As we look to the
future of climate change, infrastructure planning improvements are
essential to minimise disruption to vital public services during periods
of extreme weather. From medical equipment losing power to an emergency
service call operator losing contact, in the most extreme examples a
delay of even a few minutes could be devastating. To keep people safe
and ensure reliable services are maintained, connected data and virtual
modelling could make a big difference.
create the first digital twin of its kind in the UK, the Hartree Centre
worked with the National Digital Twin programme (NDTp) as part of a
larger consortium to investigate how connected data across weather,
water, energy and telecoms systems could provide access to the right
information at the right time to improve adaptation and resilience.
Using the Hartree Centre’s data engineering leadership, the project
specifically explored the effects of flooding caused by extreme weather,
connecting data from the different sectors to create the Climate
Resilience Demonstrator (CReDo). The digital twin proof-of-concept
demonstrates how infrastructure operators can use secure, resilient
information sharing across sector boundaries to mitigate the effect of
flooding on performance and service delivery to customers.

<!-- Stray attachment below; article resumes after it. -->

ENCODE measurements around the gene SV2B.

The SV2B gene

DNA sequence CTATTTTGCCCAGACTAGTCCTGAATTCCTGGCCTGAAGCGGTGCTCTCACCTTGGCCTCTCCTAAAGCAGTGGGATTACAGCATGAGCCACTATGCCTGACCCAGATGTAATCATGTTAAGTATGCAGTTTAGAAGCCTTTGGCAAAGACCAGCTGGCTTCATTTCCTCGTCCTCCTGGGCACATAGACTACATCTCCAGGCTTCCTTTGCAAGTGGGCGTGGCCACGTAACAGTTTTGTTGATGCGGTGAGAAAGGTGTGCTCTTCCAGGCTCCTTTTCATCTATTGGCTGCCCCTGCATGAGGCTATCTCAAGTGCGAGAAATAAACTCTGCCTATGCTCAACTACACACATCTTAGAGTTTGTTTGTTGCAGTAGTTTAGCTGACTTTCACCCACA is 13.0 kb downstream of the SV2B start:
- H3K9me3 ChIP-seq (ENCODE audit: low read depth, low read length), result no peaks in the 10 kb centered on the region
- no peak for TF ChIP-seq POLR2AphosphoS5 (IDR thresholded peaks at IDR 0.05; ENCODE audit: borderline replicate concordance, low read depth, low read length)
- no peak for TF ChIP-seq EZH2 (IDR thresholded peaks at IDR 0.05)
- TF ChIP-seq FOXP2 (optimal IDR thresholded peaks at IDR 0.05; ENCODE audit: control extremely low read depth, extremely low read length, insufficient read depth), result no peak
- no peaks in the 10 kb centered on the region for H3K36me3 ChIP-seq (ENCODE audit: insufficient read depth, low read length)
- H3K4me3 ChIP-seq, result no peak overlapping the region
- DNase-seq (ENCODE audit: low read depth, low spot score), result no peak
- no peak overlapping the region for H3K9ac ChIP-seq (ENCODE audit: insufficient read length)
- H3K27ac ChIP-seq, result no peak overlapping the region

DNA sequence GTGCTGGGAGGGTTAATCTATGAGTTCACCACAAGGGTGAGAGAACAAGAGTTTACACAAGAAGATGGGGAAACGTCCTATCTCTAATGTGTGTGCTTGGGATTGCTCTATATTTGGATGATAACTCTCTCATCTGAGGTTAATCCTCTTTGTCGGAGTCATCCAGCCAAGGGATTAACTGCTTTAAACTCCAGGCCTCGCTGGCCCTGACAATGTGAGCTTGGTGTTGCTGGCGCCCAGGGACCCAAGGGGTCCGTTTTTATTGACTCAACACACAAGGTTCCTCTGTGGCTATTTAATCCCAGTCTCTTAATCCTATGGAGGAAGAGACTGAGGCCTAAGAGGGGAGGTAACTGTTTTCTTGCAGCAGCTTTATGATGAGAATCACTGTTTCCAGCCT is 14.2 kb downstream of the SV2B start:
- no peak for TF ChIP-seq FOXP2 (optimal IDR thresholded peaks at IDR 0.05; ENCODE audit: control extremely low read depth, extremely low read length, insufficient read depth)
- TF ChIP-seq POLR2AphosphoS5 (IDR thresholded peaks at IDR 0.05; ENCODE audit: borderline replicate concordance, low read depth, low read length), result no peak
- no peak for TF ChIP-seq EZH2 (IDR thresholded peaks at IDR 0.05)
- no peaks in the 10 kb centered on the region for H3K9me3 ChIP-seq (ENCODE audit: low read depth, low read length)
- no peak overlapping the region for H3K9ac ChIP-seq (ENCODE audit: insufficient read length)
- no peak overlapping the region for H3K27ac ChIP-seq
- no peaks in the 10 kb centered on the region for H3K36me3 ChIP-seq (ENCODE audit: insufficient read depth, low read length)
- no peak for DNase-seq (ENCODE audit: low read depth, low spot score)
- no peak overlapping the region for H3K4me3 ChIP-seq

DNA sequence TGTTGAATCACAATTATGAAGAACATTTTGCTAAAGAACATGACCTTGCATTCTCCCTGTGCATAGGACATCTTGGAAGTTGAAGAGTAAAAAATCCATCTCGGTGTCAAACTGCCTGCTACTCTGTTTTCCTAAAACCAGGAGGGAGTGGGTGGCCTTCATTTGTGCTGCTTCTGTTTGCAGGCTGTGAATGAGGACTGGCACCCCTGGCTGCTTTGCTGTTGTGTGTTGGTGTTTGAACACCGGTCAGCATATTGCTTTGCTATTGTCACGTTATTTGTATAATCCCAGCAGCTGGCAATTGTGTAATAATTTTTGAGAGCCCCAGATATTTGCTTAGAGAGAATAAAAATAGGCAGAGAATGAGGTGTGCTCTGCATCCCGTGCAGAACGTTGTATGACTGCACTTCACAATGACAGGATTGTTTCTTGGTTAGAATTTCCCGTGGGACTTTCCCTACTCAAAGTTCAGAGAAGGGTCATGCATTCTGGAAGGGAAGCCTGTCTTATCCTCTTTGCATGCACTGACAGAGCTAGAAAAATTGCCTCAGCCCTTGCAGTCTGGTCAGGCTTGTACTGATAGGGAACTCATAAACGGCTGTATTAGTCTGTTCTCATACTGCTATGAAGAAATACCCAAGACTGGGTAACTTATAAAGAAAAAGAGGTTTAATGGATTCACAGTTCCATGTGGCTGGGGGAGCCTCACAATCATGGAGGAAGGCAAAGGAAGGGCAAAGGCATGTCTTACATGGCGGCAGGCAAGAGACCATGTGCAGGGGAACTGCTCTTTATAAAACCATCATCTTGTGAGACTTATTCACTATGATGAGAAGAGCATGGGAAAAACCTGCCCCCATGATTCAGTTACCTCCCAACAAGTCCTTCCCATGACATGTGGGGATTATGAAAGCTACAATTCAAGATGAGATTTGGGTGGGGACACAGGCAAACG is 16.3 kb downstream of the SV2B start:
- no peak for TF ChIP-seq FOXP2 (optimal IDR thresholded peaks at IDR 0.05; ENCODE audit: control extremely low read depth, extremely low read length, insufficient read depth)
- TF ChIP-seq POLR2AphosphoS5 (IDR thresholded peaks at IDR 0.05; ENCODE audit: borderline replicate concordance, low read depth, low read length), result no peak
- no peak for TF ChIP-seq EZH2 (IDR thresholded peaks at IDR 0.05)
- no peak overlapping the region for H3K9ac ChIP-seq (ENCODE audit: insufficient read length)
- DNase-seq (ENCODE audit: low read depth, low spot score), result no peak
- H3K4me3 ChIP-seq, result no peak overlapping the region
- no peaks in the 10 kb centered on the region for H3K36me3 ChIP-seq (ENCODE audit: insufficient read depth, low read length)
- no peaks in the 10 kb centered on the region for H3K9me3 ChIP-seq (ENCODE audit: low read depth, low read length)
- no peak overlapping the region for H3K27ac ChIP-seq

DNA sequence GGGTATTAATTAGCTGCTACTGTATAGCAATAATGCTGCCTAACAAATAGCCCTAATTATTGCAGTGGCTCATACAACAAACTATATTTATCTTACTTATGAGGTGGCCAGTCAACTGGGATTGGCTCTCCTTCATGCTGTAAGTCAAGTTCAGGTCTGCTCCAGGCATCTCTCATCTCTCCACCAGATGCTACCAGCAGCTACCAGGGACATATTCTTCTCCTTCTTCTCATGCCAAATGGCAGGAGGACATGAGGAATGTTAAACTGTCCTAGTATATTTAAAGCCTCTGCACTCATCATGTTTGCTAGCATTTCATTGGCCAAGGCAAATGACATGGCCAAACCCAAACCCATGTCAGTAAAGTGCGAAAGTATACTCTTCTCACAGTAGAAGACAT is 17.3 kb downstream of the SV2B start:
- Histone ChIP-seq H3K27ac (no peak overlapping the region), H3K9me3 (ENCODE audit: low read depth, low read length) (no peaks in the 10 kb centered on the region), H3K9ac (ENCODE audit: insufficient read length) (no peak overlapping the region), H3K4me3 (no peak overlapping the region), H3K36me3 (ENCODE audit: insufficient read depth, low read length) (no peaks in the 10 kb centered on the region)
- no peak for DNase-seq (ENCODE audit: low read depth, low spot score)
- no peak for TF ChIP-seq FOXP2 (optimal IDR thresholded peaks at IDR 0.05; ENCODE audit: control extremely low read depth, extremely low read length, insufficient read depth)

the potential to reduce disruption and ensure public safety in extreme
weather, CReDo demonstrates how infrastructure operators could also
benefit from connected digital twins. Having digital predictions
available enables companies to speed up the decision-making process,
reducing the cost and time taken to resolve disruption. Connected
digital twins are an important part of achieving climate resilience and
Net Zero, by creating efficiencies in systems that could prevent future
damage. Connected data can provide better insights and lead to improved
resilience of systems overall. CReDo provides a critical demonstration
of how interoperability between digital twins can unlock further value
for society and the UK economy.
"Trying to predict and mitigate
the effects of climate change when you can only see a small part of the
bigger picture is almost impossible. Connected data is the key."
Tom Collingwood, STFC Hartree Centre